'The Dreaming' links with creation

The Australian pelican has mythological significance for aboriginal people, and features in their stories and legends (Bryan S. Ricketts)

An extraordinary blessing of Australians are our aboriginal indigenous peoples, who have been here for about 65,000 years. These peoples cherish the Earth; their unique "Dreaming" spirituality reflects this. There is no English word which captures the essence of the "Dreamtime" of Australian Aborigines. "The Dreaming" is a better way to say it, as "time" is not in their languages, and the word expresses the concept of timelessness. "The Dreaming" is their timeless way of interpreting creation, relating to their ancestors, and passing on their knowledge, stories and laws for existence.

They believe that we do not own the land, but that the land owns us. In a country now raped by mines, oil drills and coal seam gas fracking, I believe that the voices of these traditional landowners, the aboriginal people, are among the few carrying sufficient authority to change this. They are drawing attention to the destruction of their land, their sacred sites and the many species endangered through unnecessary commercial enterprises.

They have a deep respect for the creatures of the earth, which is reflected in their dance — in which they often appear to take on the personas of particular animals. Their paintings, traditionally in the form of rock art, are often painted in ochre on cave walls and tell the story of their people, of the Rainbow Serpent, and of the Dreaming.

The Dreaming is expressed beautifully by Marist Fr. Kevin Bates, Australian poet and songwriter (used with permission):

Dreaming free

I dream the grace of waterfalls,

I dream the mountain's majesty.
I dream the sea and love the life it holds.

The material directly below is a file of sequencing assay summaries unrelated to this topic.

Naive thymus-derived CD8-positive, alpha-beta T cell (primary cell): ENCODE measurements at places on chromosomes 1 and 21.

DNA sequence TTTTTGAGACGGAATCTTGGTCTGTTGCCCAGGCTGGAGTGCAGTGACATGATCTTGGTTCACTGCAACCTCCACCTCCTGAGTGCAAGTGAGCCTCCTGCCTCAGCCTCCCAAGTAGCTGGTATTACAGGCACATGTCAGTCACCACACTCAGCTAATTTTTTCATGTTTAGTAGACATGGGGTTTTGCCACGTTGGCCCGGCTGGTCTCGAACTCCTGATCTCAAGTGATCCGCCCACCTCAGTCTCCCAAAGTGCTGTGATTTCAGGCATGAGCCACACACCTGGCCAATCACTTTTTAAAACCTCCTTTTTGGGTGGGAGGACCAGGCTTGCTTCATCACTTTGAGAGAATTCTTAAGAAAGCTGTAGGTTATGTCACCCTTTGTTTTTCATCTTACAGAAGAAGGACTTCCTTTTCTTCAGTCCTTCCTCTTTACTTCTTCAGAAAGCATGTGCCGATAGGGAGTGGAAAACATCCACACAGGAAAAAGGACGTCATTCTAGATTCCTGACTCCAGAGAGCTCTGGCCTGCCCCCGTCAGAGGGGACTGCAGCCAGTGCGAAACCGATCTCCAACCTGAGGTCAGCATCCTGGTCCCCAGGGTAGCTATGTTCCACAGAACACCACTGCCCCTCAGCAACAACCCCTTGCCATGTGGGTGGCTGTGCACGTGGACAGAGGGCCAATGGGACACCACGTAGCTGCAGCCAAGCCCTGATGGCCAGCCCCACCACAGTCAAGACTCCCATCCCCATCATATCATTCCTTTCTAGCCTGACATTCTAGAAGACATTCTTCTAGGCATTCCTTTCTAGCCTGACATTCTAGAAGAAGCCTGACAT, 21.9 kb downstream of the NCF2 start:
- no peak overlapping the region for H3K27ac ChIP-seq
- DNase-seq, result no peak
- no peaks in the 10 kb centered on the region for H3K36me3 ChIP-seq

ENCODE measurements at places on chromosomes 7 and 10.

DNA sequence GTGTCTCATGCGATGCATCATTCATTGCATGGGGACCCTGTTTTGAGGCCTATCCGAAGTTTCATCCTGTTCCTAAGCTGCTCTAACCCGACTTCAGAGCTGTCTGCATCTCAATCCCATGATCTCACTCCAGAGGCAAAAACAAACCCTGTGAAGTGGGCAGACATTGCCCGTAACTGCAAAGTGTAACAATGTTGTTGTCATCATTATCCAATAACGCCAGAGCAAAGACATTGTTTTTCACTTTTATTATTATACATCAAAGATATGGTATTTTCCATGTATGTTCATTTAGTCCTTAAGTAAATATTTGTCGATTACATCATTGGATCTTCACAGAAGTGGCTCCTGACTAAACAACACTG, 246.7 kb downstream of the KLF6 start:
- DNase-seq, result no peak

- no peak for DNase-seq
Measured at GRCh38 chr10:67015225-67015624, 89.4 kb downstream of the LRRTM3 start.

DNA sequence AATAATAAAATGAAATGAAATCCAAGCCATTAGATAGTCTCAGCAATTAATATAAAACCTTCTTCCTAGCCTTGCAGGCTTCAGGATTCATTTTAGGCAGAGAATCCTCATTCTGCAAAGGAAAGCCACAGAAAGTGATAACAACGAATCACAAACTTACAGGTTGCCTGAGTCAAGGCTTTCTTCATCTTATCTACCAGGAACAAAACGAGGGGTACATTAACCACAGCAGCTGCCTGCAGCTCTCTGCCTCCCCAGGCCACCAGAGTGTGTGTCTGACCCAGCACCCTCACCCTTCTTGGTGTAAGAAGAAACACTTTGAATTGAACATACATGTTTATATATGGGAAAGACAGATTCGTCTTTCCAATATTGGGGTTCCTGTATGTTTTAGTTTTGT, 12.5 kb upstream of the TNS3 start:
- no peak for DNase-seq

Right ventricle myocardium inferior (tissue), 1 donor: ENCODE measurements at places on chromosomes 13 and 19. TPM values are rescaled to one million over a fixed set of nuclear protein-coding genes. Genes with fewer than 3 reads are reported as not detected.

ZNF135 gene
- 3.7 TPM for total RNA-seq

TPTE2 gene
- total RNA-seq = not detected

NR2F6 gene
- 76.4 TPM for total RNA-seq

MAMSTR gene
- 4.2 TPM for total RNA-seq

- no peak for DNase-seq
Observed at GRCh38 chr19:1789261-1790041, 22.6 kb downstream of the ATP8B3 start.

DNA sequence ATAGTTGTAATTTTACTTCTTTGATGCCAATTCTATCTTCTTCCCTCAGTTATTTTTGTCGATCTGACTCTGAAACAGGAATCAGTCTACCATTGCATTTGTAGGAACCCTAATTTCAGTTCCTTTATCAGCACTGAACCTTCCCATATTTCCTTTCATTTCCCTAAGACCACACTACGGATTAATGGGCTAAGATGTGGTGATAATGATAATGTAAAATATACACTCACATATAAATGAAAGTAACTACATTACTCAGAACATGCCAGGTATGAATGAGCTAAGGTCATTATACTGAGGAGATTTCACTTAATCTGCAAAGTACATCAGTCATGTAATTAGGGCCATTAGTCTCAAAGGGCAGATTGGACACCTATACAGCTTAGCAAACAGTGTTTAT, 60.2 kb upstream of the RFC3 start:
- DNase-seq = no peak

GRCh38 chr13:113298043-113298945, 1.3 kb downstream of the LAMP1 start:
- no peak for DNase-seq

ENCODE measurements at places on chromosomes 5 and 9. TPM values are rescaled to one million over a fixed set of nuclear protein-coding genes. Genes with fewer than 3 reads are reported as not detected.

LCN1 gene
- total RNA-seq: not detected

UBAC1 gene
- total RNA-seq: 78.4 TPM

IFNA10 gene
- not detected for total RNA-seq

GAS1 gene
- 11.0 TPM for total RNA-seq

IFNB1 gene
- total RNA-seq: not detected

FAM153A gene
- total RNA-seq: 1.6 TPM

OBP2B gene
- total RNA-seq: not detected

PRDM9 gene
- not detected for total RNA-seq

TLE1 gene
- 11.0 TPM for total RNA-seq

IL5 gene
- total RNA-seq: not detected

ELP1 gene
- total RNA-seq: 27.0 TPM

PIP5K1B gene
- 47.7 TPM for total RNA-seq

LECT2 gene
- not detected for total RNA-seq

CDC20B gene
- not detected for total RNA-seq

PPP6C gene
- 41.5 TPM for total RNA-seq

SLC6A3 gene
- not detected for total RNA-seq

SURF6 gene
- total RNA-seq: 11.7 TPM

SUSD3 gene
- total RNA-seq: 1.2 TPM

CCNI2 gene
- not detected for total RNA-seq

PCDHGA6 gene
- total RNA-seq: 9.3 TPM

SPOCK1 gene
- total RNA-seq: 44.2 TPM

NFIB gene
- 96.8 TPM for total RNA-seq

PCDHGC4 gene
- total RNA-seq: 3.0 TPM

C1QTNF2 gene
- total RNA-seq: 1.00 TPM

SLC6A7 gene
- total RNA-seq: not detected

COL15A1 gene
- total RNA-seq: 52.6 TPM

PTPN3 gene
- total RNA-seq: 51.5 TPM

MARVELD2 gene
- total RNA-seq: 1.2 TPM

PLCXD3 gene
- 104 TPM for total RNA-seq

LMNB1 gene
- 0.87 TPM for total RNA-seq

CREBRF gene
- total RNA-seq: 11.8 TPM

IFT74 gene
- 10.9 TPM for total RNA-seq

I dream of grace and beauty for all my friends.
Are there people who will dream my dream
Before my dreamtime ends?

My breath is nature's harmony,
My breath is spirits blowing free.
My family of creatures knows my sound,
And I breathe my grace and beauty in all my friends.
Are there people who can breathe with me
The sounds my spirit sings? 

Imagine graceful waterfalls.
Imagine mountain's majesty.
Imagine all the life that's in the sea.
And you've only just begun to know my mystery.
Are you ready to explore my dream
Whatever it may be?

And when your spirit's broken down.
And life has no more majesty.
And the many lives I dreamed cannot be free.
Can you still be grace and beauty and free my friends?
Are you ready to create with me
Until my dreamtime ends? 

Storytellers like other indigenous people with oral traditions, Aborigines have amazing myths and legends. Elders are generally the ones who pass on their stories to the next generations, and are greatly respected, as are their ancestors. Their smoke ceremonies and "message sticks" are used for significant events. Message sticks, with their carved, burnt or painted symbols, have been important in communication between aboriginal groups across Australia for thousands of years and are still part of cultural celebrations and tribal interaction.

The smoking ceremony is used on important occasions. On Jan. 19, 1995, Pope John Paul II beatified our first Australian saint, Sister Mary MacKillop. The long procession at the beginning of the beatification Mass was led by an aboriginal person who performed the smoking ceremony. I attended this Mass and was delighted that our Aborigine people were included so significantly in it. It helped make the celebration especially "Australian."